FILEDS OF FORTUNE: 'Viking' Farmers In America by author Robert Dodge details the trials and tragedies of a family of Norwegian settlers on the Great Plains, spanning Norway, immigration, adaptation to the New World. Below, the author shares five things you might not know about the homesteaders of the time.
Homesteaders in the upper Great Plains experienced extreme and rapid temperature changes that were caused by what were called "Chinook winds." These warm winds came from the east side of the Rocky Mountains and warmed the temperature. A dramatic example came in Alberta, where the main characters in my upcoming book, FIELDS OF FORTUNE, homesteaded. There, the temperature once increased by 106 degrees Fahrenheit in one hour. Another in South Dakota caused a change of 49 degrees in two minutes.
One common characteristic of being a homesteader was isolation—living alone in cabins a considerable distance from others—and visits to towns were infrequent. This resulted in some people developing a mental illness known as "prairie madness" for which many were institutionalized. A main character in the book may have suffered from this.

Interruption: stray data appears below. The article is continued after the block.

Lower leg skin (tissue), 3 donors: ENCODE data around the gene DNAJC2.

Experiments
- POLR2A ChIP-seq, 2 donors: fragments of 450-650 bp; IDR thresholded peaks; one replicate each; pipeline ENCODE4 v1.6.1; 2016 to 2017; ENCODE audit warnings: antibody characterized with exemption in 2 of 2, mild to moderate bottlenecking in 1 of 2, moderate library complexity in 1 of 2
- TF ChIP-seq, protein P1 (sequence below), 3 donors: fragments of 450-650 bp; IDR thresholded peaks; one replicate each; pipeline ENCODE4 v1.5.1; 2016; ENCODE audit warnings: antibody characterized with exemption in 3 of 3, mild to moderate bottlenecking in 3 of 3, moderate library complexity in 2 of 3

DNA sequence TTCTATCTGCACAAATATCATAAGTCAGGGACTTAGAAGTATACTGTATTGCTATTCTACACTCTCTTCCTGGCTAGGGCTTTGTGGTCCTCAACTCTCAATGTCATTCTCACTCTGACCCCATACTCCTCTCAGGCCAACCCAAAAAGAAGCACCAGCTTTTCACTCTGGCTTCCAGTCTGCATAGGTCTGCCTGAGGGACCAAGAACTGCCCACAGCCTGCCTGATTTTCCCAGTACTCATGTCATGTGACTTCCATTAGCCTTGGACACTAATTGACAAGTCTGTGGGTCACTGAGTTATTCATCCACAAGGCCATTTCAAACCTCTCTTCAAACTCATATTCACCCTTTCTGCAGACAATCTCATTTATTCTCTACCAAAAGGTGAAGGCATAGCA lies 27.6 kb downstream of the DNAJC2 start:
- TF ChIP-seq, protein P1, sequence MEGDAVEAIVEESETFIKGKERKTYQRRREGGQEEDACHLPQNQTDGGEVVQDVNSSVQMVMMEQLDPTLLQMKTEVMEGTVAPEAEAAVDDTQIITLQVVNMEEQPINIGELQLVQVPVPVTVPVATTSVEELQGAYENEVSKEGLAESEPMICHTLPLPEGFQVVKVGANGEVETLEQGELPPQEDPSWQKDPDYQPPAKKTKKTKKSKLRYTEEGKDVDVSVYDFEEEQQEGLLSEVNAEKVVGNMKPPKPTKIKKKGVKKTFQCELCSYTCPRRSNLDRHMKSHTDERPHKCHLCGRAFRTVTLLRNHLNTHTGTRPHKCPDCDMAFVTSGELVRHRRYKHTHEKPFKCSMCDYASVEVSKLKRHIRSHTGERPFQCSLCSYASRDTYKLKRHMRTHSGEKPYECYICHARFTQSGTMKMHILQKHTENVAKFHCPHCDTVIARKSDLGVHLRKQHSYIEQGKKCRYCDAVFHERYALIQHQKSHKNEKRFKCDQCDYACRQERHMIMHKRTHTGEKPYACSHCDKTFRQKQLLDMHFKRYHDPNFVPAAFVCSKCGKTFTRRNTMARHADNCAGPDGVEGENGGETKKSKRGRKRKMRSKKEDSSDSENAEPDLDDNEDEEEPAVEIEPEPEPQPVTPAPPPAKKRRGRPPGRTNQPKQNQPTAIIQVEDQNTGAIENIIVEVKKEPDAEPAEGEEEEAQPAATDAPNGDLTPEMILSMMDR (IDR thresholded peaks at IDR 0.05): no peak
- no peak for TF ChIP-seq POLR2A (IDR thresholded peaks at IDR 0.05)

Homeless to Homesteading
Among those who took up the opportunity for fee land and became homesteaders were some were some who had been hoboes. That includes a major character in this book. In the early 1900s, hoboes had their own written language, special symbols they wrote for others passing to the same location to help them.
High Rate of Child Mortality
Many of the families discussed in this book endured the sorrow of losing children at birth or soon after. In 1900, deaths of children under the age of five constituted 30% of all deaths in the United States. Fortunately, that number was greatly reduced as the century progressed.
The Spanish Flu Originated in the U.S.
The Spanish Flu, which originated in the United States, infected one-third of the people in the world in 1918-1919 as World War I came to an end and killed far more people than the war. It hit rural Alberta in 1919. The main characters all caught it on their isolated homestead and school was canceled for the year. Everyone who went into town was required to wear a gauze mask made of cheese cloth.